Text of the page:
Of course, Lebanon rarely upholds or abides by even the laws to which it officially subscribes. This suggests that we should view with more than a bit of skepticism a recent proclamation by Lebanese Labour Minister Sejaan Azzi promising new legislation to implement and safeguard migrant worker rights.

The Labour Ministry also took it upon itself to denounce as “illegal” the establishment of a domestic workers’ union comprising migrant labourers. In a statement quoted by Lebanon’s Daily Star newspaper, it condemned the “formation of groups under the guise of a syndicate”.

You’d think ISIS was trying to pass itself off as a trade union or something.

When some workers went ahead with their plan to organise, convening an inaugural conference in Beirut on 25 January, the Labour Ministry threatened to unleash the Internal Security Forces on the gathering to thwart allegedly “illegal” activity.

A noble endeavour, no doubt, in a country where the forces of law and order are themselves above the law.

An elite nightmare

The meeting, attended by several hundred foreign and Lebanese workers, laid the foundations for the first domestic workers’ union in the whole region.

The AFP quoted a Filipina survivor of rape and assault by her employer on the appeal of the nascent organisation: “With this union, I will no longer feel alone in the face of abuse.”

So why does the Lebanese government want to rain on the workers’ parade?

For starters, the prospect of having an infinitely exploitable sector of the labour force suddenly demand rights is an obvious nightmare for the elite upon whose interests the state of Lebanon is entirely founded.

If migrant workers are allowed to participate in officially sanctioned unions, so the elite thinking goes, this will signify the start of a slippery slope that will eventually see all of Lebanon’s oppressed - be they poor Lebanese, Palestinians or Syrians - clamouring for freedoms.

And, you know, more upper-class Lebanese might have to hold their own shopping bags once in a while.

But the danger posed by worker solidarity is not confined solely to Lebanon - a reality that is presumably quite well understood by Gulf emirs and other regional personalities whose obscene wealth enjoys an inverse relationship with the well-being of migrant labourers.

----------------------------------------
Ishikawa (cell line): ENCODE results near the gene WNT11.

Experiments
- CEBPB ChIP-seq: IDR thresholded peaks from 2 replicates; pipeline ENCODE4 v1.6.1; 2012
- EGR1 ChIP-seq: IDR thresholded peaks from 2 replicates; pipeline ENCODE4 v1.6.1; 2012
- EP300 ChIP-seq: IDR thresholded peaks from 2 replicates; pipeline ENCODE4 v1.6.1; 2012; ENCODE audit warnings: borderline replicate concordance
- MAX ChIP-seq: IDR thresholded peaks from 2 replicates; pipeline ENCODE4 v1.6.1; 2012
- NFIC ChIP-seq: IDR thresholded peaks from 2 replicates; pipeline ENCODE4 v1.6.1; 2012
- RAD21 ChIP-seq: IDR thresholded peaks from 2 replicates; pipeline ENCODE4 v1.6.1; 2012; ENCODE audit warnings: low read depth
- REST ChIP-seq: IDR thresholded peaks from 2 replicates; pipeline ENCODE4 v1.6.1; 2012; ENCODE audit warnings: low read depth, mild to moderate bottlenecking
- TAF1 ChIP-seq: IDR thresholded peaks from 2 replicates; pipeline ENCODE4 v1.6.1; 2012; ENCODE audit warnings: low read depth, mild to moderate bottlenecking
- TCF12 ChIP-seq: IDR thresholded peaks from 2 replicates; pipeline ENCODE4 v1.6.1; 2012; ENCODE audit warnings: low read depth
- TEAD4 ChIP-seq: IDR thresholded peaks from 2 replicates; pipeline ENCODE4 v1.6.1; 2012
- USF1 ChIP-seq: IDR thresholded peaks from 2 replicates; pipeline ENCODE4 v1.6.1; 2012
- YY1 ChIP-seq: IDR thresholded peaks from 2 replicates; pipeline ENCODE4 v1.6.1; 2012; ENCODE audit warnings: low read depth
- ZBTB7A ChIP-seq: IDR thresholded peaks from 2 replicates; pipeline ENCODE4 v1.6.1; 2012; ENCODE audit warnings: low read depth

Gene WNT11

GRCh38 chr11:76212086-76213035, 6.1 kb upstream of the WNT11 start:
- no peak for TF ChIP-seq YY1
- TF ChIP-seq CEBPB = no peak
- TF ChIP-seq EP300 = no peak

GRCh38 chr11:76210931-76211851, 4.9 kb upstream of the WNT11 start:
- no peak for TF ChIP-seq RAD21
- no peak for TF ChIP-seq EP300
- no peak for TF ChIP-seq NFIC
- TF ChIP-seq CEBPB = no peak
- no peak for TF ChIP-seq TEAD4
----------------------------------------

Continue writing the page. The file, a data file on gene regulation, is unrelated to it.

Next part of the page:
The UAE, at least, is ready with its mercenary army, set up under the guidance of infamous Blackwater founder Erik Prince. As the New York Times noted in 2011, the “troops could be deployed if the Emirates faced unrest in their crowded labour camps or were challenged by pro-democracy protests.”

While Lebanon whines about the “formation of groups under the guise of a syndicate”, let’s not forget the guise of normalcy and propriety under which modified slavery continues to flourish.

The views expressed in this article belong to the author and do not necessarily reflect the editorial policy of Middle East Eye.

Photo: Over 1,100 families will be displaced in order to create a buffer zone at least 500m deep (MEE) 

- See more at:

- Belen Fernandez is the author of The Imperial Messenger: Thomas Friedman at Work, published by Verso. She is a contributing editor at Jacobin magazine.

The views expressed in this article belong to the author and do not necessarily reflect the editorial policy of Middle East Eye.

Photo: Workers held a meeting on 25 January in Beirut and laid the foundations for the first domestic workers’ union in the whole region (AFP)

Stay informed with MEE's newsletters

Sign up to get the latest alerts, insights and analysis, starting with Turkey Unpacked

Middle East Eye delivers independent and unrivalled coverage and analysis of the Middle East, North Africa and beyond. To learn more about republishing this content and the associated fees, please fill out this form. More about MEE can be found here.